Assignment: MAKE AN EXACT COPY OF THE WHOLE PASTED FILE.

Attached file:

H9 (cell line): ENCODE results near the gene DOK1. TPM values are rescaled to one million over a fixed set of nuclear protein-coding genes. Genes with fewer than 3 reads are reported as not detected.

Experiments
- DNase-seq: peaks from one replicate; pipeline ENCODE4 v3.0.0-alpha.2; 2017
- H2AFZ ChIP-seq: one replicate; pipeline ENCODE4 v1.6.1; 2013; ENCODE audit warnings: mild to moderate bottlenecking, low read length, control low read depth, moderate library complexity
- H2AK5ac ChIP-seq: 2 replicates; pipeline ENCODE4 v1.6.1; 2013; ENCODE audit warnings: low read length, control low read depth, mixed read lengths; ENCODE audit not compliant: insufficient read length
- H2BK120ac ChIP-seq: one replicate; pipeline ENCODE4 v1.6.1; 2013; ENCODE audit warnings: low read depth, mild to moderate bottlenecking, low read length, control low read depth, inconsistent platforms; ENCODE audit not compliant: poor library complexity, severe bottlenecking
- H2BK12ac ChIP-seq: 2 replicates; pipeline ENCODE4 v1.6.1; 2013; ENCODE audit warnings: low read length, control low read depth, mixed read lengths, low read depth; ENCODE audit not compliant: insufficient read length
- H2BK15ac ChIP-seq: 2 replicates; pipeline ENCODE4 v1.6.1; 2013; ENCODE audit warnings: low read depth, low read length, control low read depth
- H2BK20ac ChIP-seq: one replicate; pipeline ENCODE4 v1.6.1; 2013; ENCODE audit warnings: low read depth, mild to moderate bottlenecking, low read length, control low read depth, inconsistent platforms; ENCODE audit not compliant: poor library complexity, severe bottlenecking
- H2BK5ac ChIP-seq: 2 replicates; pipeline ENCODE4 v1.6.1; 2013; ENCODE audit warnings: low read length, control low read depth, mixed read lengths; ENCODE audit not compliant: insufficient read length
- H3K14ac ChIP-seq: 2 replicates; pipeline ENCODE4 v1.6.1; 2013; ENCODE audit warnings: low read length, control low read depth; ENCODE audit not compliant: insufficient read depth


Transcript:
H9 (cell line): ENCODE results near the gene DOK1. TPM values are rescaled to one million over a fixed set of nuclear protein-coding genes. Genes with fewer than 3 reads are reported as not detected.

Experiments
- DNase-seq: peaks from one replicate; pipeline ENCODE4 v3.0.0-alpha.2; 2017
- H2AFZ ChIP-seq: one replicate; pipeline ENCODE4 v1.6.1; 2013; ENCODE audit warnings: mild to moderate bottlenecking, low read length, control low read depth, moderate library complexity
- H2AK5ac ChIP-seq: 2 replicates; pipeline ENCODE4 v1.6.1; 2013; ENCODE audit warnings: low read length, control low read depth, mixed read lengths; ENCODE audit not compliant: insufficient read length
- H2BK120ac ChIP-seq: one replicate; pipeline ENCODE4 v1.6.1; 2013; ENCODE audit warnings: low read depth, mild to moderate bottlenecking, low read length, control low read depth, inconsistent platforms; ENCODE audit not compliant: poor library complexity, severe bottlenecking
- H2BK12ac ChIP-seq: 2 replicates; pipeline ENCODE4 v1.6.1; 2013; ENCODE audit warnings: low read length, control low read depth, mixed read lengths, low read depth; ENCODE audit not compliant: insufficient read length
- H2BK15ac ChIP-seq: 2 replicates; pipeline ENCODE4 v1.6.1; 2013; ENCODE audit warnings: low read depth, low read length, control low read depth
- H2BK20ac ChIP-seq: one replicate; pipeline ENCODE4 v1.6.1; 2013; ENCODE audit warnings: low read depth, mild to moderate bottlenecking, low read length, control low read depth, inconsistent platforms; ENCODE audit not compliant: poor library complexity, severe bottlenecking
- H2BK5ac ChIP-seq: 2 replicates; pipeline ENCODE4 v1.6.1; 2013; ENCODE audit warnings: low read length, control low read depth, mixed read lengths; ENCODE audit not compliant: insufficient read length
- H3K14ac ChIP-seq: 2 replicates; pipeline ENCODE4 v1.6.1; 2013; ENCODE audit warnings: low read length, control low read depth; ENCODE audit not compliant: insufficient read depth